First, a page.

Simple Recipes: Oven-Baked Okra
There are some times when you just don't feel like cooking. Or maybe it's not that you don't feel like it, but you simply don't have the time to cook. For whatever reason—a last minute phone call at work, a long meeting, an unhappy baby, or an exhausting week—sometimes you just need something easy.
Okra is perfect for one of these times. The prep for this recipe is super quick. After that, you just have to give it time to cook, which is when you can either cook your main dish, make that phone call, unload the dishwasher, catch up on your email, or change that dirty diaper. Besides all this, I love that this is a healthy (well, depending on if you use the variations or not) side dish. I have actually had cravings for this dish.
Take a break from the time-consuming cooking tonight and give this one a shot.
- 1 bag frozen okra
- 1/4 to 1/2 cup almond flour
- salt and pepper
- olive oil
- Almond flour is a great alternative to regular flour. If you don't want to spend the extra cost for it, you can make it yourself very easily. A great benefit to making it is you also get almond milk. If you don't want to use almond flour, you can also use regular or whole wheat flour.
- Also, I used frozen okra in this recipe, but you could use fresh as well. You can usually find frozen year-round and pay less for it than if it's fresh. It also cuts down on your prep time. While I am a huge fan of fresh veggies, it's a big time saver for this recipe to use frozen.
- Preheat oven to 400°F. Pour the whole bag of okra into a mixing bowl. Pour olive oil (start off small and add until covered) over okra. Salt and pepper to taste—I prefer a generous amount. Add the almond flour (start with 1/4 cup and add as desired). Mix all the ingredients together.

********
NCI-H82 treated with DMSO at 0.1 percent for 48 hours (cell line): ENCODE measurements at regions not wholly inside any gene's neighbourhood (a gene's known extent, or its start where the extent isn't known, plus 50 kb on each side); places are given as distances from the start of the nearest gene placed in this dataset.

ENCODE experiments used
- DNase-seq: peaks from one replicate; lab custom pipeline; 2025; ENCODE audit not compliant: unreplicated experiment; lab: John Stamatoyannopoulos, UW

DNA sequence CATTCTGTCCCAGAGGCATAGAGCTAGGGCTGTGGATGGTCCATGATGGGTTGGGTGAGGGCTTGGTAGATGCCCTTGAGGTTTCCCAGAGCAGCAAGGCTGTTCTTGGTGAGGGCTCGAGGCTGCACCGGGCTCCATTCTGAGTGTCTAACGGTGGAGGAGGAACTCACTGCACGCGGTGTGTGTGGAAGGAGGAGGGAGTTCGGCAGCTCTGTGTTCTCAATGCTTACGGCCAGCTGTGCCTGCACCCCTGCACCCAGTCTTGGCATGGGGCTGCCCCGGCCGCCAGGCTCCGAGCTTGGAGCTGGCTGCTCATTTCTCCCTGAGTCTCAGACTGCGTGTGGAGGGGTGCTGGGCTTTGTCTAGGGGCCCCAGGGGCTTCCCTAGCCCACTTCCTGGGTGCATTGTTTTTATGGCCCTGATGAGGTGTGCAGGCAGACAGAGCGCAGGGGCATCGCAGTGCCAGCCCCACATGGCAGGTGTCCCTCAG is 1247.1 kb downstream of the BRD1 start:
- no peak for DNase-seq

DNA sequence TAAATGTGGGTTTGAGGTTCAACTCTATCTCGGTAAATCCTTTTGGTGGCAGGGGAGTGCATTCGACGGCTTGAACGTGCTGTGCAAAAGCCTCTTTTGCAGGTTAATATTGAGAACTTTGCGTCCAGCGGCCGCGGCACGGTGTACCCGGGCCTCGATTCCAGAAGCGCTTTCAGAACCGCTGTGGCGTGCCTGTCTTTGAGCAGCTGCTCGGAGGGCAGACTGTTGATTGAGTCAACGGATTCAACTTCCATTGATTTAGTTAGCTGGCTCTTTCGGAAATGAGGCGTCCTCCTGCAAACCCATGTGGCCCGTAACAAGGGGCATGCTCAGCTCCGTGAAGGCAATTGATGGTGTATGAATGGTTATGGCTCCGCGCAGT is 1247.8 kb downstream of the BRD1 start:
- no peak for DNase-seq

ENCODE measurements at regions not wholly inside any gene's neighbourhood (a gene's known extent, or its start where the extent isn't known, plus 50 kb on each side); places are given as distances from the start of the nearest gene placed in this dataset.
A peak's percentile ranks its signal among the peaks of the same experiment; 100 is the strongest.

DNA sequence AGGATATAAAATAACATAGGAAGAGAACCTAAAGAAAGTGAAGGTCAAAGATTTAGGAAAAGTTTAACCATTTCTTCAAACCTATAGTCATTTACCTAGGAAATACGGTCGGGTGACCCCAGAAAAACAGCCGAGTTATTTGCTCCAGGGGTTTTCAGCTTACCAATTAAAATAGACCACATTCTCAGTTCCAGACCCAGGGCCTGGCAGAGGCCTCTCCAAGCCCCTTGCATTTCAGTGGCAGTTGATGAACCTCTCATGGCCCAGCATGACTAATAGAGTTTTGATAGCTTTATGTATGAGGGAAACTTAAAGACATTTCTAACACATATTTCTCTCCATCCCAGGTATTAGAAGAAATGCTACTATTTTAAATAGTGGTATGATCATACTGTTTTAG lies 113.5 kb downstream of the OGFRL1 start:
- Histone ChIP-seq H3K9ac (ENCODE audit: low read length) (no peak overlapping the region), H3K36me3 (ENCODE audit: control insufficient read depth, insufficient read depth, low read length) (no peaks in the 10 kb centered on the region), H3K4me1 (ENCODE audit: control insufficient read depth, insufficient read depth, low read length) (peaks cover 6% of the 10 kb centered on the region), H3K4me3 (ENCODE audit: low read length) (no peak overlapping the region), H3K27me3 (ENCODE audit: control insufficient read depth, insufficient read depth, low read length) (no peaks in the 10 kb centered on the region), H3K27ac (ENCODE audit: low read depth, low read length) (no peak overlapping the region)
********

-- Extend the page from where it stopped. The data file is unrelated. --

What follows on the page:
- Prepare a baking sheet by placing foil over it and pour okra into it, spreading it evenly in the pan. Place in the oven for 20 to 25 minutes or until the flour is slightly crisp. (Optional: You can pull them out after 15 minutes to stir, then place back in the oven for remainder of the time). If the flour is not getting crisp or browned, change oven to broil setting for last 3 to 5 minutes. Remove, cool, and serve.
Nutrition for Raw Okra
|Serving size: 1 cup|
|Calories from Fat||0|
|% Daily Value *|
|Fat 0 g|
|Saturated fat 0 g|
|Carbohydrates 7 g||2%|
|Sugar 1 g|
|Fiber 3 g||12%|
|Protein 2 g||4%|
|Cholesterol 0 mg|
|* The Percent Daily Values are based on a 2,000 calorie diet, so your values may change depending on your calorie needs. The values here may not be 100% accurate because the recipes have not been professionally evaluated nor have they been evaluated by the U.S. FDA.|
Okra also contains valuable vitamins:
- Vitamin A: 7%
- Calcium: 8%
- Vitamin C: 35%
- Iron: 4%
These percents are based on a 2,000 calorie diet, so your values may change depending on your calorie needs.
Growing up in the South, I remember my grandmother cooking my brother and I some pretty delicious meals. However, most of her recipes had one thing in common: deep-frying. She would make the most amazing French fries, chicken-fried steak, fried zucchini, and fried okra. Obviously, that kind of cooking can do some damage after a while. I still love the taste of the crunchy batter, but this recipe is an alternative to frying the vegetable and stealing any health benefits it normally has.